From: Douglas Gregor (gregod_at_[hidden])
Date: 2002-06-25 20:51:21
On Tuesday 25 June 2002 05:55 pm, Andrei Alexandrescu wrote:
> > 2) Why use the vtable idiom when the variant is completely bounded? The
> > vtables are quite a bit larger than the single byte needed to specify
> > type of the variant is selected, and I don't see any benefit to the
> > vtable approach.
> That's true, but the benefit is much smaller than you might think.
> Alignment would have the one-byte index occupy four bytes anyway, even if
> you put it after the aligned storage. Very few classes have an size that's
> not a multiple of 4. Besides, I believe (without having actually tested)
> that speed might be affected as well.
I misread the source and assumed that the vtable was dynamically allocated
(it's ~40 bytes). So size savings is a moot point.
I haven't done any speed tests yet (but will at some point), although I do
know that it is a common compiler optimization in OO languages to replace
virtual function calls with switch-on-type constructs when the set of
possible types is bounded at compile time. I can't possibly fathom how it
would be less efficient to branch to a known location based on an integer
comparison than to call an arbitrary memory location.
> On a related note, looking at the implementation reinforces my impression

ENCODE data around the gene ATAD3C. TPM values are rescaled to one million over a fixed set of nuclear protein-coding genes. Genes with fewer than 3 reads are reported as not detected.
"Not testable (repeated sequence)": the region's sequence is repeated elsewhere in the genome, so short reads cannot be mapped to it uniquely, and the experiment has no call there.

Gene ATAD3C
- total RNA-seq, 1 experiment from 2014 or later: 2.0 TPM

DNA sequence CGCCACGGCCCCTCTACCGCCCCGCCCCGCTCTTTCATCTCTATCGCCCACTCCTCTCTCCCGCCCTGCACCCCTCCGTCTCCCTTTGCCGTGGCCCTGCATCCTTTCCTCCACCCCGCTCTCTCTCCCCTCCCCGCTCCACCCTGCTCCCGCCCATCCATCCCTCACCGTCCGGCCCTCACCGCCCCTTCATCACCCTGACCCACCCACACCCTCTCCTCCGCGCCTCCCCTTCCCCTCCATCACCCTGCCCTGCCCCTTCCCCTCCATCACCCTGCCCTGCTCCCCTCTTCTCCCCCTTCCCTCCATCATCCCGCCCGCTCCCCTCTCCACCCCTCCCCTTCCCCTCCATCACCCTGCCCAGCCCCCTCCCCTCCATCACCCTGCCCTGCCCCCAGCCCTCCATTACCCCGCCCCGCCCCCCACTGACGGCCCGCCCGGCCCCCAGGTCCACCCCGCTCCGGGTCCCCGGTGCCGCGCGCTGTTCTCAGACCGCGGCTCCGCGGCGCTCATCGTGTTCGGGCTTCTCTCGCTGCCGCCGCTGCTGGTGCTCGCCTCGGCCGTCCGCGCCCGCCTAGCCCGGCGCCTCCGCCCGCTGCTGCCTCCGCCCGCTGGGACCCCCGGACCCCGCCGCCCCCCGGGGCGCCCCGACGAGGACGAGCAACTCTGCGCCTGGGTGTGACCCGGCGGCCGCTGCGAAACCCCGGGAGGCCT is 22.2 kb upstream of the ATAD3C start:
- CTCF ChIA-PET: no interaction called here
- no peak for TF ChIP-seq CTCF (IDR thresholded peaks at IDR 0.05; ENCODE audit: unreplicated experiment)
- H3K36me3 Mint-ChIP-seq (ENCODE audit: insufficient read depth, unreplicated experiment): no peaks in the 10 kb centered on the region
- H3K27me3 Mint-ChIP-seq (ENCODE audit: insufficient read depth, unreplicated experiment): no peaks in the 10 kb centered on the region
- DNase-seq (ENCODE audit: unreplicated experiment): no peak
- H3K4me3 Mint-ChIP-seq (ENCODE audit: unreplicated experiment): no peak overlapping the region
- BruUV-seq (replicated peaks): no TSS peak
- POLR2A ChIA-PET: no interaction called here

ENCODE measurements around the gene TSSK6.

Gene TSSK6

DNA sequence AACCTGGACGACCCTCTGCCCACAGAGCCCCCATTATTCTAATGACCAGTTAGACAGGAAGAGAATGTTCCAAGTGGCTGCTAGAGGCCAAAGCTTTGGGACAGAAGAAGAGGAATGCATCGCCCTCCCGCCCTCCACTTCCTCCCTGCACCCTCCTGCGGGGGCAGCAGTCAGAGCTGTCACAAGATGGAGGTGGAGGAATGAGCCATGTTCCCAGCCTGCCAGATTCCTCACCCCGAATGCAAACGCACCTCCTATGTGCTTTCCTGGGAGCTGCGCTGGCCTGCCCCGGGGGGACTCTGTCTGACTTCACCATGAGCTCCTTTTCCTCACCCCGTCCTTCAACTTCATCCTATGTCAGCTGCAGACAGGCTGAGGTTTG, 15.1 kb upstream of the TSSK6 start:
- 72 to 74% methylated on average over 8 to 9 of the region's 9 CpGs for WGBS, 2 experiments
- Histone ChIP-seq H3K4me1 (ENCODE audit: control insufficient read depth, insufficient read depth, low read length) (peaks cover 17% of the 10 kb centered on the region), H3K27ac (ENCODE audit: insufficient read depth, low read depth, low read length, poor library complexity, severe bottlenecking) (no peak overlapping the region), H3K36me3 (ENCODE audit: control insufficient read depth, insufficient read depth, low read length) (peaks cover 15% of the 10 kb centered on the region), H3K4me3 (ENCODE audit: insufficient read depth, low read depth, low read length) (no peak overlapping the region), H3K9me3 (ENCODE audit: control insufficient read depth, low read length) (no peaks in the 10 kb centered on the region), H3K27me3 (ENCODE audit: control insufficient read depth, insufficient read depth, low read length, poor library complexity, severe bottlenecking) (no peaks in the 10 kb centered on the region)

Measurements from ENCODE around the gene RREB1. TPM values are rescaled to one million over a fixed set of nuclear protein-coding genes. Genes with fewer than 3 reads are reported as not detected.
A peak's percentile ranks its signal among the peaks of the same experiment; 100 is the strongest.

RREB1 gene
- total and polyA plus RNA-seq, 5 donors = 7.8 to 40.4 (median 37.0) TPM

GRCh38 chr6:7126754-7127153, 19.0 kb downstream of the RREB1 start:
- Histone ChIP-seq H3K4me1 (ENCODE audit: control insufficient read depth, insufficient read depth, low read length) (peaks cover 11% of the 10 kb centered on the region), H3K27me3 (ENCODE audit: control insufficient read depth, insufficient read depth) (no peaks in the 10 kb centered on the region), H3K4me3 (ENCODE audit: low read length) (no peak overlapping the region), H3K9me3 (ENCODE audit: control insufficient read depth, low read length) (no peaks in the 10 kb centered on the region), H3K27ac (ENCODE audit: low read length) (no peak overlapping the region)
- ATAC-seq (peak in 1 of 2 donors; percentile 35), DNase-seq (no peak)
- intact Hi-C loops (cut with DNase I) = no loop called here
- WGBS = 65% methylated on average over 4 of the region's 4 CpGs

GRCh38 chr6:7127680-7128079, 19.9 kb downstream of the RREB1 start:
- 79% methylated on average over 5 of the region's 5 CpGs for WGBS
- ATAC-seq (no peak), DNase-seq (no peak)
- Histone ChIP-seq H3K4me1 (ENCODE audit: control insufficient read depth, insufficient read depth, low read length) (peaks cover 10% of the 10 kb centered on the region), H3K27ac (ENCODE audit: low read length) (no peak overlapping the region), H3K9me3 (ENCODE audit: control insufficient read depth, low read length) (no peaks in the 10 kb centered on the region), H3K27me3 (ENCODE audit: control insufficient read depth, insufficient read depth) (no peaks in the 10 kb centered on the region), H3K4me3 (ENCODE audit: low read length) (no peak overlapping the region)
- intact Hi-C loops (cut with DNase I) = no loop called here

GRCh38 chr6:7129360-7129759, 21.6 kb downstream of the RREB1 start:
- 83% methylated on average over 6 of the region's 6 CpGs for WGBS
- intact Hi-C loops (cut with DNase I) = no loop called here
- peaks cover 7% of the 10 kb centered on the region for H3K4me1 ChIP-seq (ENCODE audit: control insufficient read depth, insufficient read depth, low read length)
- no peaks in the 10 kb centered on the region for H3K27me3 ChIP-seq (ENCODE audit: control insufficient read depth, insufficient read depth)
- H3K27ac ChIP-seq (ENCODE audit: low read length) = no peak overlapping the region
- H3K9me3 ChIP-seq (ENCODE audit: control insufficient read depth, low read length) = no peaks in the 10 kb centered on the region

> that programming with mpl is more trouble than it's worth. After including
> 13 (!) mpl headers, the net benefit is that more code must be written with
> mpl than without. For example, computing the maximum sized type in a
> typelist takes 26 non-blank lines, while the vanilla MaxSize takes 16 lines
> to do the same task. I didn't run a full analysis, but my impression after
> a couple of reads is that the difference in source file sizes (783 vs. 573
> lines) is partly due to using mpl.
Programming with function objects and STL algorithms often requires more lines
of code than the equivalent explicitly coded for-loop, but I don't see any
objections to that. MPL does the same thing at the metaprogramming level,
where metafunctions are factored out and supplied to generic algorithms.
What's the difference? [This is rapidly becoming off-topic. We should
probably take it into a separate MPL thread.]
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